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Wind energy advocates make false "homes served" claims 

The subheadline on John Cramer’s Jan. 23 news story on the proposed Highland County wind farm includes a false claim: “Supporters say the $60 million project would generate enough electrical power for more than 15,000 homes.” In fact, the statement is both misleading and false.

The concept of “homes served” is used in the electric industry as a way to give some idea of the benefits associated with building a generating plant – the amount of electricity that would be produced without using terms like megawatt-hours or kilowatt-hours that don’t mean much to most people.

The concept is always misleading because residential users of electricity (“homes served”) account for only a part of total electricity demand. In 2005, Virginia residential customers accounted for only 41 percent of the electricity used, while the rest was used by commercial, industrial and transportation customers.

“Homes served” should never be used in connection with wind or solar energy.

The concept “homes served” probably can be defended, but only if the generating unit being described is a reliable or “dispatchable” unit (one that will produce electricity whenever needed) and the calculations of “homes served” are done honestly.

Use of “homes served” is not defensible when referring to generating units that are available only intermittently, such as those powered by wind and solar energy, because the electricity can’t be counted on when it is needed by customers.

No “homes” are really served by intermittent wind or solar energy unless the people in those homes have expensive battery storage systems or they are willing to have electricity only when the wind blows or the sun shines.

The “15,000 homes” claim for the Highland County wind farm is false, as simple arithmetic shows:

1. The output of the generating unit, or wind farm, must be estimated in kilowatt-hours (kwh). This is done by multiplying the “nameplate” capacity of the generating unit (or wind turbines) by the hours in some period of time (usually a year) and then multiplying that result by the unit’s projected “capacity factor” (a measure of electricity actually produced). The result is some number of kilowatt-hours. For example, the expected annual output for a 500,000 kw base load coal-fired generating unit with a probable capacity factor of 80 percent would be 3.5 billion kwh. (500,000 kw x 8,760 hours x 80% = 3.5 billion kwh.)

2. Apparently the developers of the 39 megawatt (39,000 kw) wind farm proposed for Highland County have not disclosed its expected capacity factor. However, according to Energy Information Administration data, the nationwide average capacity factor for wind turbines is about 28 percent. Assuming generously that the proposed Highland County wind farm would have a 30 percent capacity factor, its annual output would be 102.5 million kwh (39,000 kw x 8,760 hours x 30% = 102.5 million kwh).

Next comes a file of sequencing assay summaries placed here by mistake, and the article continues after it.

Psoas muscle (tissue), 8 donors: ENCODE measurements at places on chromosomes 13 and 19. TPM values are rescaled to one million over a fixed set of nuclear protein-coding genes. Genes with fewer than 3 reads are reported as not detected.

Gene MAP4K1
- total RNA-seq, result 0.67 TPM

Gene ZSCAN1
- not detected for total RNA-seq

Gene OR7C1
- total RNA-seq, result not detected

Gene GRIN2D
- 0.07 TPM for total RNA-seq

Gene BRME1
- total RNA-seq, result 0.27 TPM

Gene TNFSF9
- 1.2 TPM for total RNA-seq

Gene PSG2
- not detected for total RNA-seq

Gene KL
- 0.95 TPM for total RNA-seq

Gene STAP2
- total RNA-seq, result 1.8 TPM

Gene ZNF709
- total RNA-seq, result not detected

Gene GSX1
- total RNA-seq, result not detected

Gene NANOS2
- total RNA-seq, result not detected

3. Next, according to EIA, in 2005, 3 million residential customers in Virginia used 44.7 billion kwh of electricity for an average of 14,702 kwh per customer.

4. Now, dividing the projected Highland County project’s electricity output by the average kwh used by a “home” in Virginia, the result is 6,972 “homes,” not 15,000.

The discussion and illustration above underscores two important facts about wind energy and the proposed Highland County wind farm:

n The huge wind turbines (more than 35 stories tall) would produce very little electricity. The estimated 102.5 million kwh per year that might be produced equals less than one-tenth of 1 percent of the 108.6 billion kwh of electricity used in Virginia during 2005.

n Because wind turbines cannot be counted on to produce electricity when demand is highest, other generating units – reliable units that can be counted on whenever needed – will have to be built to satisfy Virginia’s growing demand for electricity. If the Highland County wind farm is built, electric customers will, in effect, be paying twice; once for the low-value electricity from the wind farm and again for reliable generating capacity.

Glenn Schleede
Round Hill, VA


This article is the work of the source indicated. Any opinions expressed in it are not necessarily those of National Wind Watch.

The copyright of this article resides with the author or publisher indicated. As part of its noncommercial educational effort to present the environmental, social, scientific, and economic issues of large-scale wind power development to a global audience seeking such information, National Wind Watch endeavors to observe “fair use” as provided for in section 107 of U.S. Copyright Law and similar “fair dealing” provisions of the copyright laws of other nations. Send requests to excerpt, general inquiries, and comments via e-mail.

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